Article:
The New York Police Department has agreed to end its practice of withholding body-camera footage of police shootings from civilian investigators, a practice that sometimes derailed independent inquiries into deaths at the hands of police, ProRebulica reports. The change came weeks after ProPublica and The New York Times Magazine asked the NYPD about the practice as part of their investigation into the use of body cameras. For years, the Civilian Complaint Review Board, which is charged with investigating police misconduct in New York City, has often been hamstrung in its ability to move ahead on the most serious cases because the NYPD refused to share footage of shootings and other serious incidents while the department did its own, often lengthy, internal investigation.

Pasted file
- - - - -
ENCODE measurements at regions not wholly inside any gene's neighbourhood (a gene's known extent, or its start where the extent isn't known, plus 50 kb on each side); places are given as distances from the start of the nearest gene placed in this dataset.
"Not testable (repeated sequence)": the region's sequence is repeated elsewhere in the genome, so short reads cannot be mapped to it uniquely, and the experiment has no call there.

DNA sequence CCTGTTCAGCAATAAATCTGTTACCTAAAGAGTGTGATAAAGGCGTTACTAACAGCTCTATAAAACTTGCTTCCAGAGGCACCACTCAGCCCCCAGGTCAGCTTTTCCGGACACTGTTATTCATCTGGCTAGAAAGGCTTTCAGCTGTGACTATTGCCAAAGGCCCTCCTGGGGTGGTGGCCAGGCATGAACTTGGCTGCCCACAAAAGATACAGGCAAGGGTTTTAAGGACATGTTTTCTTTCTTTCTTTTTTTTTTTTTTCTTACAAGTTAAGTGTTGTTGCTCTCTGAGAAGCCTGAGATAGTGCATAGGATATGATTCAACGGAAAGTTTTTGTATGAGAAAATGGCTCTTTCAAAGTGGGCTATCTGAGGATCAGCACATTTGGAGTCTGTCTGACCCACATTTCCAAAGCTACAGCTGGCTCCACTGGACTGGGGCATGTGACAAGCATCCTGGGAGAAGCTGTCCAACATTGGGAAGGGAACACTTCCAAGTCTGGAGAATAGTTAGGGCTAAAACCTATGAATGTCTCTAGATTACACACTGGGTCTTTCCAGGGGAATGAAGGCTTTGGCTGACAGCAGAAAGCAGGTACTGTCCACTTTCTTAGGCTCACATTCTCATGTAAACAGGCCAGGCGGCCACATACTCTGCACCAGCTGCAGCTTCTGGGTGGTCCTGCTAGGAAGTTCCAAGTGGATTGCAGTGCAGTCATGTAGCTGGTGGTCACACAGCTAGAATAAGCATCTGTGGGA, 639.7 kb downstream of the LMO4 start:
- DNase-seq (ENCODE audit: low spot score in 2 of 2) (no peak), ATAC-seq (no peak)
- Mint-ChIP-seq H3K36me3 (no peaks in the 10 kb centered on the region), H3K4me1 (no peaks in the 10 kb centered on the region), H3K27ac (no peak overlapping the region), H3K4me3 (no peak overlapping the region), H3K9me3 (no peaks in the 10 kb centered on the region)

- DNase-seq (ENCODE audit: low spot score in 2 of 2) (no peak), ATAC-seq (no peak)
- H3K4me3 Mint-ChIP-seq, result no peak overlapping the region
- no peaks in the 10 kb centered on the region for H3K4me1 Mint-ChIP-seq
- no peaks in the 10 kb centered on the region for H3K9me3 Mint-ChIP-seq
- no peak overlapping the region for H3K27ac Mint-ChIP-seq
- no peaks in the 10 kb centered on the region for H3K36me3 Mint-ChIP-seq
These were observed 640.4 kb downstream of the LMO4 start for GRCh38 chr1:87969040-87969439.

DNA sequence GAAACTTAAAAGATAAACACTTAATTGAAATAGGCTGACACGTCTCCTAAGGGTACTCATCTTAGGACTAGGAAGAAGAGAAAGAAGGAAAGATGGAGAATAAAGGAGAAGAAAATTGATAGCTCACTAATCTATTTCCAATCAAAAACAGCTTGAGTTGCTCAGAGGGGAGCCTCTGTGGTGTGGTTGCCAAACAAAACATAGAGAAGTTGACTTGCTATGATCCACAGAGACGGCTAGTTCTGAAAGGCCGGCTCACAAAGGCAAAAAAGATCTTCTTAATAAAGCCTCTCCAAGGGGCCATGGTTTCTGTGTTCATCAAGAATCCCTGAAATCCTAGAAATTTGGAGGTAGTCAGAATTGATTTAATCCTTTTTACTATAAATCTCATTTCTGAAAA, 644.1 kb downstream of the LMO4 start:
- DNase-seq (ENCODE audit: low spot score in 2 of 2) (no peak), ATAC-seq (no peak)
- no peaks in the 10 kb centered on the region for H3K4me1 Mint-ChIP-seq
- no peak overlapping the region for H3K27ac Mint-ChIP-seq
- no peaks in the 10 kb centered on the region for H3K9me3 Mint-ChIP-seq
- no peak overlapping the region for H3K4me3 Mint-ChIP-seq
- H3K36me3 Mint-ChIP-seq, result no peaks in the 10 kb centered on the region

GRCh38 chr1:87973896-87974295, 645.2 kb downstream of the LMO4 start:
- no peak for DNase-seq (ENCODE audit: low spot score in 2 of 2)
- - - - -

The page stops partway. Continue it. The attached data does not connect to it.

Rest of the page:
“We are pleased to have come to this agreement with NYPD and hope it will ensure officers who commit misconduct cannot avoid discipline due to a technicality,” said CCRB Chair Arva Rice in a statement. An investigation published last week detailed how the NYPD’s refusal to share footage had short-circuited the civilian agency’s efforts to punish an officer who had killed a young man named Kawaski Trawick. NYPD did not give the civilian agency any footage of the April 2019 incident until more than a year and a half later. When the department finally handed it over, the footage showed one officer shot and killed Trawick, despite the officer’s more experienced partner repeatedly telling him not to use force. “No, no, don’t, don’t, don’t, don’t, don’t,” the more senior officer said. The CCRB filed disciplinary charges against the officer, triggering an NYPD trial earlier this year. But the police judge in the case decided there should be no discipline — because the CCRB had failed to file charges within an 18-month statute of limitations. The reason the CCRB hadn’t done so? The agency didn’t have the footage it needed to move ahead.